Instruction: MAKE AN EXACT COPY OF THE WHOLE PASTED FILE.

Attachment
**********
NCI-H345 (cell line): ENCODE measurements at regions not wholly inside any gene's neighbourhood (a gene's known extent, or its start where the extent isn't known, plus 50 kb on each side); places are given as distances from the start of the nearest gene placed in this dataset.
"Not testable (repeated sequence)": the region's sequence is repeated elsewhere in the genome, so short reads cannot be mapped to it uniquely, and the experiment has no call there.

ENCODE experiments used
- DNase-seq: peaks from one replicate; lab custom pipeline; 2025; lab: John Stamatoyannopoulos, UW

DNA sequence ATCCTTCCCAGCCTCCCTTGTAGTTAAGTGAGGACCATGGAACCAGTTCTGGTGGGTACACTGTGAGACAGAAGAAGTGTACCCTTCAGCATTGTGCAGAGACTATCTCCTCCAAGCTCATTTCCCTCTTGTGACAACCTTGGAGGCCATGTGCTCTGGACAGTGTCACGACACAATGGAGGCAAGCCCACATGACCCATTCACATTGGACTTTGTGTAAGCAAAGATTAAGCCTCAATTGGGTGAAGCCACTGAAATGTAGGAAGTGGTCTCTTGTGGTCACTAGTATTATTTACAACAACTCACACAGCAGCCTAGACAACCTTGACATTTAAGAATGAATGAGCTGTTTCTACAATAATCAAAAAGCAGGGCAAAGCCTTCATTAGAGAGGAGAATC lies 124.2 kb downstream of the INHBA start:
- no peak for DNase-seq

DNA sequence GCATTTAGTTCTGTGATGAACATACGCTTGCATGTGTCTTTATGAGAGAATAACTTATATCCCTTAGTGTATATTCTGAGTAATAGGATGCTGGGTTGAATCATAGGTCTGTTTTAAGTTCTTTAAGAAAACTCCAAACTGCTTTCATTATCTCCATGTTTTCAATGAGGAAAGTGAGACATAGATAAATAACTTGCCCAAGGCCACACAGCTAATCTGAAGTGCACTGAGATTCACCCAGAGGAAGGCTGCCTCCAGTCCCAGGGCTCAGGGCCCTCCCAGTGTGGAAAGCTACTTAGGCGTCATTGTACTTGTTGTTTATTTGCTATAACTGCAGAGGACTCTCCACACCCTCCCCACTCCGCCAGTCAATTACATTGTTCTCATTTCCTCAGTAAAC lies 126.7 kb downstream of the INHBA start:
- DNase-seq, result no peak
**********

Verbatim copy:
NCI-H345 (cell line): ENCODE measurements at regions not wholly inside any gene's neighbourhood (a gene's known extent, or its start where the extent isn't known, plus 50 kb on each side); places are given as distances from the start of the nearest gene placed in this dataset.
"Not testable (repeated sequence)": the region's sequence is repeated elsewhere in the genome, so short reads cannot be mapped to it uniquely, and the experiment has no call there.

ENCODE experiments used
- DNase-seq: peaks from one replicate; lab custom pipeline; 2025; lab: John Stamatoyannopoulos, UW

DNA sequence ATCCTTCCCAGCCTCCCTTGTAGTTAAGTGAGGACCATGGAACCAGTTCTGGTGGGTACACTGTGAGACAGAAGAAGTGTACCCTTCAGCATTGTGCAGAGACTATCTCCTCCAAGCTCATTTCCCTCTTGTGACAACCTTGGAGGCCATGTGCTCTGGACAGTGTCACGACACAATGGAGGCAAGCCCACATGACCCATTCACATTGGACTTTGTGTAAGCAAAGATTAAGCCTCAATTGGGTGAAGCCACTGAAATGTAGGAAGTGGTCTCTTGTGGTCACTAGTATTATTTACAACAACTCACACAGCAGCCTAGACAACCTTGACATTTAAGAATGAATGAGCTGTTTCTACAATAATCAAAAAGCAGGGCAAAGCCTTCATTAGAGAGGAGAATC lies 124.2 kb downstream of the INHBA start:
- no peak for DNase-seq

DNA sequence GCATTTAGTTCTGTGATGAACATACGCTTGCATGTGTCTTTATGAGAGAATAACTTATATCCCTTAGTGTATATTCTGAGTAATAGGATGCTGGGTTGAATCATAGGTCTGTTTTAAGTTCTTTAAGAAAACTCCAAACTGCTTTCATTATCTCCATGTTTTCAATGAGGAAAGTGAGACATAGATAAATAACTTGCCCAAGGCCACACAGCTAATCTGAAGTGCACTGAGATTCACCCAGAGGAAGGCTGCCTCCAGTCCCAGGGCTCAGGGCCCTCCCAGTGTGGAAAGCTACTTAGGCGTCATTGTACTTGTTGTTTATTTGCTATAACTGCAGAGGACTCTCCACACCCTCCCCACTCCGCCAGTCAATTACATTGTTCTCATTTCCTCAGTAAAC lies 126.7 kb downstream of the INHBA start:
- DNase-seq, result no peak